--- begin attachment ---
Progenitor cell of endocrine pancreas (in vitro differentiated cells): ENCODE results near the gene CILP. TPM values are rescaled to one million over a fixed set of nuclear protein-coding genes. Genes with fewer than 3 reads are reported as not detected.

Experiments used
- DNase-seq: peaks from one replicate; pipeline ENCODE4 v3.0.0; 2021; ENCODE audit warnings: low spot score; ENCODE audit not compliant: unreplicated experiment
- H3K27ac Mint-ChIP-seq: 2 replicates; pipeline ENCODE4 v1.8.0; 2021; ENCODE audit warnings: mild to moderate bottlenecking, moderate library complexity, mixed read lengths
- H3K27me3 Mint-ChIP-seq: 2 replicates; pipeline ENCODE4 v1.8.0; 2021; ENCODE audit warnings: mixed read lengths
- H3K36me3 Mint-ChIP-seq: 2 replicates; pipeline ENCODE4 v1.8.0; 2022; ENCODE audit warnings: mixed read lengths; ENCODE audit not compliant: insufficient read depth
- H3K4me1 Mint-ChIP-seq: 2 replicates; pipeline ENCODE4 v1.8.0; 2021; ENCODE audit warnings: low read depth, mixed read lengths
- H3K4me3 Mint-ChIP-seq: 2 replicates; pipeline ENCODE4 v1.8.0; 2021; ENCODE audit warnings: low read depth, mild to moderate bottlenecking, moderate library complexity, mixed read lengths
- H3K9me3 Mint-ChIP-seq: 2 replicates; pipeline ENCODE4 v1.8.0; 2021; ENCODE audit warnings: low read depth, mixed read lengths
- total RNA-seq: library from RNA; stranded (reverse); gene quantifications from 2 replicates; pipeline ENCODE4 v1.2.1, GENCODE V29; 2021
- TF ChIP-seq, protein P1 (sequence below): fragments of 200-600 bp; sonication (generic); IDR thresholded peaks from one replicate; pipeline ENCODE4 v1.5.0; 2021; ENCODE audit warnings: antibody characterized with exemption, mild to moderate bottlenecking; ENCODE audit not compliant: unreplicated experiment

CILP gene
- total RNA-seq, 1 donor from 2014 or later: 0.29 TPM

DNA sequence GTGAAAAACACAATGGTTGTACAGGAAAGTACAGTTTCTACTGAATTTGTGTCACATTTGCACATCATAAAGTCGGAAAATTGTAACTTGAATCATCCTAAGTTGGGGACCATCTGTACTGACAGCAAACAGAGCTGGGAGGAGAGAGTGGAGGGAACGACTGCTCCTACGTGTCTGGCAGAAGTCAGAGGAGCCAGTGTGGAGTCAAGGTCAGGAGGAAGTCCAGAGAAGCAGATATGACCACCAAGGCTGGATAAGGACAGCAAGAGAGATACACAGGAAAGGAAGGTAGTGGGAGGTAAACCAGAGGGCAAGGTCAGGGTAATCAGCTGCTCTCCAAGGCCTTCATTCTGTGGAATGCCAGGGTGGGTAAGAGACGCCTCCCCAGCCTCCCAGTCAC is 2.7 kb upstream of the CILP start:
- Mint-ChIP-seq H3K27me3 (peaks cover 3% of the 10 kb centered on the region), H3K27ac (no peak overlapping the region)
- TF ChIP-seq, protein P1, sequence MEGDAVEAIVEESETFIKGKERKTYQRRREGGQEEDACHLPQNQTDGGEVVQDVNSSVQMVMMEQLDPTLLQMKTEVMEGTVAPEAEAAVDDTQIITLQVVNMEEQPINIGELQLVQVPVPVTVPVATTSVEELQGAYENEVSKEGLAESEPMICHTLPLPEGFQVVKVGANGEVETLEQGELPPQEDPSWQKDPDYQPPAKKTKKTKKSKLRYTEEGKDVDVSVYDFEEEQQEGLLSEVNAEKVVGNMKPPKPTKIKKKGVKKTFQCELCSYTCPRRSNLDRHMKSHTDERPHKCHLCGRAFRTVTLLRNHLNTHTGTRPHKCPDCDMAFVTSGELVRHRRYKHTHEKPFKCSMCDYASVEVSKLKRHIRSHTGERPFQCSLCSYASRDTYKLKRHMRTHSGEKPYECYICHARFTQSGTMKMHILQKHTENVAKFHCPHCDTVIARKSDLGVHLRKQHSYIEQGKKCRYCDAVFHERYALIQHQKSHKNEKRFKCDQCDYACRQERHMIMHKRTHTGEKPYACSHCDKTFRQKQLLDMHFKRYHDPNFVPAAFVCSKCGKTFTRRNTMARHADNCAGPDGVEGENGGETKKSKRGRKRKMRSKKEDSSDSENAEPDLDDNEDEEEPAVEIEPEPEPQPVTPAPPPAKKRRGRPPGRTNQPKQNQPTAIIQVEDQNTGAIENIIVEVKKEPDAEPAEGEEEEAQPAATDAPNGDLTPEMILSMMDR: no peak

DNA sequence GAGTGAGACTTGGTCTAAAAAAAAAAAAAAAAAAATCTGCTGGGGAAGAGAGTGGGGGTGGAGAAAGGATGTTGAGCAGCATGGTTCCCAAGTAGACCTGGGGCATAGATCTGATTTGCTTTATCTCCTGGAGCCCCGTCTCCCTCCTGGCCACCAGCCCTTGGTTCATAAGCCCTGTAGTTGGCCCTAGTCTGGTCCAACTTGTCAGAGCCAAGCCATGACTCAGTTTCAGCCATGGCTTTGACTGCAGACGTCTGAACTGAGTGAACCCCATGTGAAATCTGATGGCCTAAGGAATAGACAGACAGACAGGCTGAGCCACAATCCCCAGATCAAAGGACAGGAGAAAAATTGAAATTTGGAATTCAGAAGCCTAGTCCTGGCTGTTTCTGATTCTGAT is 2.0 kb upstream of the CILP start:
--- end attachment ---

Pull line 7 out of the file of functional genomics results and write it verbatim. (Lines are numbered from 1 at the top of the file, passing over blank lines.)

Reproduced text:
- H3K4me1 Mint-ChIP-seq: 2 replicates; pipeline ENCODE4 v1.8.0; 2021; ENCODE audit warnings: low read depth, mixed read lengths